So you like to travel? Have you learned the lesson of adapting to the conventions of the area in which you are visiting? Living the old proverb “when in Rome, do as the Romans do” will change your entire travel experience.
Have you experienced real Chinese food in a small town eatery where you’re the only foreigner in the neighborhood and have to order by pointing at pictures or nearby patron plates? Is the Thai Massage you received last week at your local spa anything like the one you experienced in a small Bangkok suburb on your Asian trip last year? Have you ever in your life tasted a kiwi as juicy and succulent as the one picked fresh from the vine on a country farm in New Zealand? Experiencing more of the local culture in your travels will change your life.
It’s a lesson I learned the hard way. As a young traveler, I spent some teenage years living in the Middle East. Due to my inexperience and my family situation I spent these precious years mostly living in an American bubble. My school was an American school. My friends were Americans, we spoke English for the most part and only learned enough of the local language to navigate in taxis and do some limited shopping at local businesses. I took no local language classes. Despite this, the experience provided me exposure to a different culture and many unique opportunities. Eventually, this formed the base of my love for travel.
The life lesson reality that hit me hard came only a year after returning from the Middle East. By then, as a young single adult out on my own, I spent over a year living in Brazil. Only this time, I learned the language, lived with the locals, adopted the culture, the food and avoided speaking English as much as possible. What a difference!
Only then did I regret my teen Middle East experience for not having learned the language and immersed myself more in the rich local environment. Although I learned a lot, I also missed out a lot.
Ever since then my travels have taken on a different perspective. I love to “do as the Romans do” as much as possible. With a bit of research before traveling and a focus on finding and experiencing the local life, travel has taken on a different and memorable meaning.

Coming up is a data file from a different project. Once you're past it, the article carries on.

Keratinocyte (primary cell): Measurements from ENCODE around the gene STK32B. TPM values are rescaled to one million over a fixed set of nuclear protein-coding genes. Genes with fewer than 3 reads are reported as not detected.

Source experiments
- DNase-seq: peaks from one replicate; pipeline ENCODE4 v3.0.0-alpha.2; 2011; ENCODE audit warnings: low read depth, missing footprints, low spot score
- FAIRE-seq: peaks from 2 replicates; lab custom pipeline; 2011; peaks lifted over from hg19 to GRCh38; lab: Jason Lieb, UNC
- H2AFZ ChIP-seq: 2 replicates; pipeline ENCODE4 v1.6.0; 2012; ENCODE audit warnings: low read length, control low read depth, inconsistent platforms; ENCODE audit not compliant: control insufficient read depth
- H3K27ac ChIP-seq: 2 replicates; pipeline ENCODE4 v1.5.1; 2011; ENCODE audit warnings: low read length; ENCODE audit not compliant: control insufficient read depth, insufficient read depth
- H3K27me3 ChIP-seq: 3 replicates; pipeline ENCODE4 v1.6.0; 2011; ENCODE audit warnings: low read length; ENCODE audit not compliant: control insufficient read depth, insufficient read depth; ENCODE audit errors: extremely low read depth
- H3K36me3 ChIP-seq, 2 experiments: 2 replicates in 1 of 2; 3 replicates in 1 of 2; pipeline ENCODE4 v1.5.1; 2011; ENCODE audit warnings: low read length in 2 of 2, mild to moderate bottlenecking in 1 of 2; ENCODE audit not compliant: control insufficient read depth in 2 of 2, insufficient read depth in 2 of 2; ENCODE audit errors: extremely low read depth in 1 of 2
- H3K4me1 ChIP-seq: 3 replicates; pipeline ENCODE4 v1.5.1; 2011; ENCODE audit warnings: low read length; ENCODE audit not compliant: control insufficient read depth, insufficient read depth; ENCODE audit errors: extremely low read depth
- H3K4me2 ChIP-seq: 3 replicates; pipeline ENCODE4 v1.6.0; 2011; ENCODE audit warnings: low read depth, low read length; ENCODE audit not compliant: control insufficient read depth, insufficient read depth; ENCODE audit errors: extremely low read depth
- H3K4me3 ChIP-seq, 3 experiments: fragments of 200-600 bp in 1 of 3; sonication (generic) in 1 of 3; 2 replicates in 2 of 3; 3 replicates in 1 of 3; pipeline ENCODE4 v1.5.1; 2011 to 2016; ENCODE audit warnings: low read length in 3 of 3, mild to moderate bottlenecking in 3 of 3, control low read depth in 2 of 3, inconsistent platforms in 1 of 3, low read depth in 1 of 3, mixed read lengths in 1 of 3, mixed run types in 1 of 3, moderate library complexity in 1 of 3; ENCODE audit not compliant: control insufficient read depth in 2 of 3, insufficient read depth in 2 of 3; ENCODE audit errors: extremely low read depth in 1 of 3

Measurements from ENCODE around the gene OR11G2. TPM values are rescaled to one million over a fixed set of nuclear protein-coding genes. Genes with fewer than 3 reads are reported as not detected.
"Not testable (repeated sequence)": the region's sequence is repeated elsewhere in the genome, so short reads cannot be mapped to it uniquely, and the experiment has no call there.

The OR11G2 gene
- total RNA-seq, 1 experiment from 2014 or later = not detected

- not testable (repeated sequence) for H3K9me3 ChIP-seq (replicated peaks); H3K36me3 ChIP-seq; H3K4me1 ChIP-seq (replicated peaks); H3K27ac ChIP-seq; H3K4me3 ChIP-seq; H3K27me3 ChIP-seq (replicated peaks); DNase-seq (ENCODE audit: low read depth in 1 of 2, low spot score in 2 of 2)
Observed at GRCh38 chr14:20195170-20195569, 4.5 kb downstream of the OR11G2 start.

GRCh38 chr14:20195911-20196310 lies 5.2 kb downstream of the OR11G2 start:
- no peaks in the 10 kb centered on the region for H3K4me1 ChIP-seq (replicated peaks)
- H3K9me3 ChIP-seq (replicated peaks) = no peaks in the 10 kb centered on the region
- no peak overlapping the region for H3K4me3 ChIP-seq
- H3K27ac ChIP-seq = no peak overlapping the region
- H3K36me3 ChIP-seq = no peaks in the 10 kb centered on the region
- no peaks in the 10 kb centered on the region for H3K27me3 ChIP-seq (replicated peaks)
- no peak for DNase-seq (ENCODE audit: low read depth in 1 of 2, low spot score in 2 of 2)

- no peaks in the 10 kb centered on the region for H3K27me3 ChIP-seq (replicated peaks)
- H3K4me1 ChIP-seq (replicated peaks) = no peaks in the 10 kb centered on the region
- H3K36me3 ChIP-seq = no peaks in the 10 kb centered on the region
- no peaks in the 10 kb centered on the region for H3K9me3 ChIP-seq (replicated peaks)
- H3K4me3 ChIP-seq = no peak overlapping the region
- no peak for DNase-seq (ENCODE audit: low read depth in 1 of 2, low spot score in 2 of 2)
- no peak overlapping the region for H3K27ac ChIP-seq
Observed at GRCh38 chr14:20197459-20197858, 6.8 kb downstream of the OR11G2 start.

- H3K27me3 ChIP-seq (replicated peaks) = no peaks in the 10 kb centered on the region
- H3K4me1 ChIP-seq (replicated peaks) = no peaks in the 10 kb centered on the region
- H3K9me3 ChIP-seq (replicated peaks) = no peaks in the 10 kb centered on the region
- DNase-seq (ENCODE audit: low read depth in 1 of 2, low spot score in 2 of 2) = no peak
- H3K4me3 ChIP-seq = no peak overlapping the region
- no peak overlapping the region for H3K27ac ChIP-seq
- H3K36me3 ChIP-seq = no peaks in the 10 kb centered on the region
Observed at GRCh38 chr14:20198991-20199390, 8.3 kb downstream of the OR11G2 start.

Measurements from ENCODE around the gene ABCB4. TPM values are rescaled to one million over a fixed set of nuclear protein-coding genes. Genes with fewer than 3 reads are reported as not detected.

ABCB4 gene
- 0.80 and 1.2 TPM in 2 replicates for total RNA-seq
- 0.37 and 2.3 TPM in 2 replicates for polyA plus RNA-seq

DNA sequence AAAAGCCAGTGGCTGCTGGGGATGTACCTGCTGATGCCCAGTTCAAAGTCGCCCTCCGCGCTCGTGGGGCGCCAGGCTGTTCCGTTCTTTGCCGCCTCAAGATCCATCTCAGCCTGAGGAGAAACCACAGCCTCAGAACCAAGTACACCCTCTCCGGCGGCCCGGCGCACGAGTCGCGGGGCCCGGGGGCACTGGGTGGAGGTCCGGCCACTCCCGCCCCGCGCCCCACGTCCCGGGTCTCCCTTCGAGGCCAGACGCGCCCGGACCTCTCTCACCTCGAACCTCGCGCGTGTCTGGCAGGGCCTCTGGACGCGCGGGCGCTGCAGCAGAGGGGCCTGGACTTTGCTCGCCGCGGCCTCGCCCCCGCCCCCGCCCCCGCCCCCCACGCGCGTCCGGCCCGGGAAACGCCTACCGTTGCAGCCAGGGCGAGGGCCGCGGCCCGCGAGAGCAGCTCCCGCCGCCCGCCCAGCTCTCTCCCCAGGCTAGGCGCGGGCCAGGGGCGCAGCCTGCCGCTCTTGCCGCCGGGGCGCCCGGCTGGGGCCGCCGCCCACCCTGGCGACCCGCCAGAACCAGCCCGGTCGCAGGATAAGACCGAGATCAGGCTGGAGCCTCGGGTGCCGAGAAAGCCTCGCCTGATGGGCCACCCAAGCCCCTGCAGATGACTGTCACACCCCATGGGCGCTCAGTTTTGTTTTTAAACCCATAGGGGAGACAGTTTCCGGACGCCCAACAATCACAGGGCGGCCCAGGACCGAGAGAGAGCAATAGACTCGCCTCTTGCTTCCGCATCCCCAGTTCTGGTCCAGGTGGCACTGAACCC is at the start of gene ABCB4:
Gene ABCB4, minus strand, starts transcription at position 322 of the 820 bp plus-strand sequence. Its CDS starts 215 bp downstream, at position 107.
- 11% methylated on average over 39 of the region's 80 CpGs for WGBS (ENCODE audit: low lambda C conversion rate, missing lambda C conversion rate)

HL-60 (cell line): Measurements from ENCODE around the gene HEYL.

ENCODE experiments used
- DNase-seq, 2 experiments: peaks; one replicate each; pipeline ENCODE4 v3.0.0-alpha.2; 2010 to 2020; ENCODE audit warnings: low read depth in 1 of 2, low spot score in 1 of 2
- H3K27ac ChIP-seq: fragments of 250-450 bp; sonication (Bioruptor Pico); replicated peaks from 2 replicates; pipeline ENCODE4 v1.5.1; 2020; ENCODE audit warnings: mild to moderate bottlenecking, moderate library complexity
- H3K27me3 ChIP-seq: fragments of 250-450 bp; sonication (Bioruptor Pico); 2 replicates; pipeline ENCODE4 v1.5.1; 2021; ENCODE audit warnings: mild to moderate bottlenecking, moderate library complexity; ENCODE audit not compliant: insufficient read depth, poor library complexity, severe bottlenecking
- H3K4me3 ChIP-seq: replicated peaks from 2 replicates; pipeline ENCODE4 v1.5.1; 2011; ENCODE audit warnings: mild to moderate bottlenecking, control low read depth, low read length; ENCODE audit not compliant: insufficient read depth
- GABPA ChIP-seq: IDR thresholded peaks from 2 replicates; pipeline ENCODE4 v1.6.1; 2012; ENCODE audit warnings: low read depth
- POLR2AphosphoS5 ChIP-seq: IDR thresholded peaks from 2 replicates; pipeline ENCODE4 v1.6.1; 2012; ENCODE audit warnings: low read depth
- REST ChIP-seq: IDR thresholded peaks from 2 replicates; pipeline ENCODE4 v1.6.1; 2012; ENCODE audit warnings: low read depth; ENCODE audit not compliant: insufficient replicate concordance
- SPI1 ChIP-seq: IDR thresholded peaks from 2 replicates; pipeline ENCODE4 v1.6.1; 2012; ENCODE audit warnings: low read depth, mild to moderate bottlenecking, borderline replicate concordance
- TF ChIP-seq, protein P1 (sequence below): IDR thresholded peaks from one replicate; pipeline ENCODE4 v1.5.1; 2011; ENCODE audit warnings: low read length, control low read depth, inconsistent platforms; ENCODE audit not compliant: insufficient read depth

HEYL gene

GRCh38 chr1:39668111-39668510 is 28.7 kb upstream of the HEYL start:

Sure, I still like to see the popular tourist sites and events. However, most of my travel memories now come from departing from traditional tourist itineraries and exploring the local scenes. Now I know what actual Chinese food really tastes like after wandering the streets and discovering local eateries where I am the only foreigner and have to order by pointing to pictures or plates of nearby patrons. Italian pizza from a small Italian village pizzeria is absolutely nothing like pizza “back home.” Riding in a cab in Athens, Greece—whoa, now there’s an eye-opening, mind-blowing voyage. And that Thai Massage in a small Bangkok suburb is one I crave often.
So here a few tips on experiencing more of the local culture and getting more out of your travels. These are some of the few things I have learned that have made all the difference.
- Ask some of the locals for suggestions on food, entertainment, sites to see and places they hang out. Even your hotel employees have their favorite personal places that they often frequent but hardly ever reveal to guests.
- Look for opportunities to visit smaller towns or locations different than the popular cities. It’s in the small towns that see fewer foreign visitors where the local culture is unique and people tend to be more friendly and open.
- Don’t be afraid to wander and get lost. You might check with a good source first to know what areas to stay away from. With those guidelines, just wander and enjoy the people, the sites, the food, and the experience. I have met some of the most friendly and authentic folks this way.
- Try a different variety of foods. You may never be back so why not try all kinds of dishes. You just may discover some new favorites. And unless you discover some revolting options, you probably have been a bit limited in your culinary expeditions.
- Research before you travel. Learn a little about the culture, people and language.
- Dress conservatively, as much like the locals as possible to avoid that “I’m a tourist” image.
- Have an open mind. Go with the flow. Talk to people. Spend less time at the tourist traps and get out into the local areas.
Basically, when in Rome, do as the Romans do. Your travel experiences will forever be different.